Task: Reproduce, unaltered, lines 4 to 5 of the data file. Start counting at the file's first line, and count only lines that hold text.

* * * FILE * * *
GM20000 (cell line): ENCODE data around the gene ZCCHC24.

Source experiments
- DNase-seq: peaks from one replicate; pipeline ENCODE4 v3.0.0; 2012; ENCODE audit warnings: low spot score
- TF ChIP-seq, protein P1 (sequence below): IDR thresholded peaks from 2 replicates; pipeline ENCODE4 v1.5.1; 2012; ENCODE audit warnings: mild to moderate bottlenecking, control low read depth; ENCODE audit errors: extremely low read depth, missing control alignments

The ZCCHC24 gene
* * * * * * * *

- TF ChIP-seq, protein P1 (sequence below): IDR thresholded peaks from 2 replicates; pipeline ENCODE4 v1.5.1; 2012; ENCODE audit warnings: mild to moderate bottlenecking, control low read depth; ENCODE audit errors: extremely low read depth, missing control alignments

The ZCCHC24 gene